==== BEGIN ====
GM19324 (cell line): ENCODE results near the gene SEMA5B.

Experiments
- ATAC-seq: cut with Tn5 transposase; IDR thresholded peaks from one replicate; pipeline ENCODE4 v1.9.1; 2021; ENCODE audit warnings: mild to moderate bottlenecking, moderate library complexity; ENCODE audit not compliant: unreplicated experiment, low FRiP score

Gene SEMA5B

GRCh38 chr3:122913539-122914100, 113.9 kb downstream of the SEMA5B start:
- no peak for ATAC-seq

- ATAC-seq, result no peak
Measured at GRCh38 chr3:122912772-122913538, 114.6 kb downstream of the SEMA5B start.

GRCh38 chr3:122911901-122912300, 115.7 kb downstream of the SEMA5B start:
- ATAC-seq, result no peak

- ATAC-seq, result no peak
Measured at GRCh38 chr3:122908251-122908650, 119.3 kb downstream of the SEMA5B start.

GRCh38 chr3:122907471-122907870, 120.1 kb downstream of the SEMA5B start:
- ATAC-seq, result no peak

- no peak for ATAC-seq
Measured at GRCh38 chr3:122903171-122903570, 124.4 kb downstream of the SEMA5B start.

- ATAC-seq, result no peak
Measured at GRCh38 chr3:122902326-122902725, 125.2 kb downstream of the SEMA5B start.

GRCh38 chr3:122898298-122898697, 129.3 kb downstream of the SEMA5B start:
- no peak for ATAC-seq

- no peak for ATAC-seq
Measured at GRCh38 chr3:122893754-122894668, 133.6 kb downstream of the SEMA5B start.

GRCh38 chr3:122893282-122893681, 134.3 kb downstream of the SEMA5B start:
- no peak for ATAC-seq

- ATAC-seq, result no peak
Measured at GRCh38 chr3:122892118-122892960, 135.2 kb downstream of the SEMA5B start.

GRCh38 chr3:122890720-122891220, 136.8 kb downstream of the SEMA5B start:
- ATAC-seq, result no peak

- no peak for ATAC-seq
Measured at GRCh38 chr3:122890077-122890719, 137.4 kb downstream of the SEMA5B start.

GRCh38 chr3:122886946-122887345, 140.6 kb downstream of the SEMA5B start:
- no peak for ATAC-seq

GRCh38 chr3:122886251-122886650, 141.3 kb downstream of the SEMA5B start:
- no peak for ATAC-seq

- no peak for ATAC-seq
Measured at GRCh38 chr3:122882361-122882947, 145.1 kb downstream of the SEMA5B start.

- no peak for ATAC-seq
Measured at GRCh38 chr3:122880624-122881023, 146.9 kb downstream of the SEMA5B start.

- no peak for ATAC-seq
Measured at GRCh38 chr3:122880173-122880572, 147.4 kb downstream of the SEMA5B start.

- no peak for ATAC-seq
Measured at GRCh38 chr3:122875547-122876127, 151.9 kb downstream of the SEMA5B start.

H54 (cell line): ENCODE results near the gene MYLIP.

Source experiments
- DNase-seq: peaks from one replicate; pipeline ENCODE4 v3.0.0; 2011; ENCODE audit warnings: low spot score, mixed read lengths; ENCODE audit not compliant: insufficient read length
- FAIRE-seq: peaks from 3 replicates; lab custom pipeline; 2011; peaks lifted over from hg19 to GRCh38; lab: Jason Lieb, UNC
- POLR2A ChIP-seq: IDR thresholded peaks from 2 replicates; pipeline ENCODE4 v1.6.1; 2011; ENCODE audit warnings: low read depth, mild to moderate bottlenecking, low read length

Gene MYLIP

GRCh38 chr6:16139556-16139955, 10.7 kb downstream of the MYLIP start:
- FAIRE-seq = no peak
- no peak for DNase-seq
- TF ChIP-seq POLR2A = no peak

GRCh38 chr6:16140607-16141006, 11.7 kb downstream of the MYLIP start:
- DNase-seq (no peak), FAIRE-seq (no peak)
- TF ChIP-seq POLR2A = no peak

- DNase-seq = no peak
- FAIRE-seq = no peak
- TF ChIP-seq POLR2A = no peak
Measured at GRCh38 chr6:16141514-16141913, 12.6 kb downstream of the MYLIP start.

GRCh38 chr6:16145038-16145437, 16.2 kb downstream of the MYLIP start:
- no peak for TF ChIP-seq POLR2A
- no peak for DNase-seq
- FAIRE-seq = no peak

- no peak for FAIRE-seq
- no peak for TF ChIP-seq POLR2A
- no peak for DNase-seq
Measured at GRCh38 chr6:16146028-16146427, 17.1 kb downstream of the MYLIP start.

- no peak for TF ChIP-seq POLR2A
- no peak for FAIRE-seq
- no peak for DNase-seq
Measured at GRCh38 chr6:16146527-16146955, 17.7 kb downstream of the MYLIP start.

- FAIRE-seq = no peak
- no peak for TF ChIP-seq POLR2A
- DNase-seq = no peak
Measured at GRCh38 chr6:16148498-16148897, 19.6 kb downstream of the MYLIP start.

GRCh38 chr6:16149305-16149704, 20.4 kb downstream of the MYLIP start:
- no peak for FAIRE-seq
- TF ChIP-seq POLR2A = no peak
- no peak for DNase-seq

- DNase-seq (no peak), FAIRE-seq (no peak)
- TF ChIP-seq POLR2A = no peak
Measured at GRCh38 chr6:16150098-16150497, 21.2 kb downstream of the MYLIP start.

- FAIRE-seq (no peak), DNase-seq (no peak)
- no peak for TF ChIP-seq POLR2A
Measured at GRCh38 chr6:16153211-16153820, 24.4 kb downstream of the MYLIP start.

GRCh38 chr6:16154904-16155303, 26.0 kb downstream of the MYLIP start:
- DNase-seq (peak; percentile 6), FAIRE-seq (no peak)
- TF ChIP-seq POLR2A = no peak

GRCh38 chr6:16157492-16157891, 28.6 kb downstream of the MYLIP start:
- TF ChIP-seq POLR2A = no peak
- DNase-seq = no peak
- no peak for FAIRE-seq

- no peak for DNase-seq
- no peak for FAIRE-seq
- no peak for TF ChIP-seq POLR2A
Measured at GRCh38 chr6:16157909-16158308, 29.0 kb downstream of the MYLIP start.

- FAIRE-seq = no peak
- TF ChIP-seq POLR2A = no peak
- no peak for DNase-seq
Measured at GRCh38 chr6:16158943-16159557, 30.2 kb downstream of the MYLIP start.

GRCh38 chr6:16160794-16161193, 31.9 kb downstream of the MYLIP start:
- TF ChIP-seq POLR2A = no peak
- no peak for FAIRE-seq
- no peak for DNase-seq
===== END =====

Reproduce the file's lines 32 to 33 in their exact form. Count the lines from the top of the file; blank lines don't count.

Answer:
- no peak for ATAC-seq

GRCh38 chr3:122886251-122886650, 141.3 kb downstream of the SEMA5B start: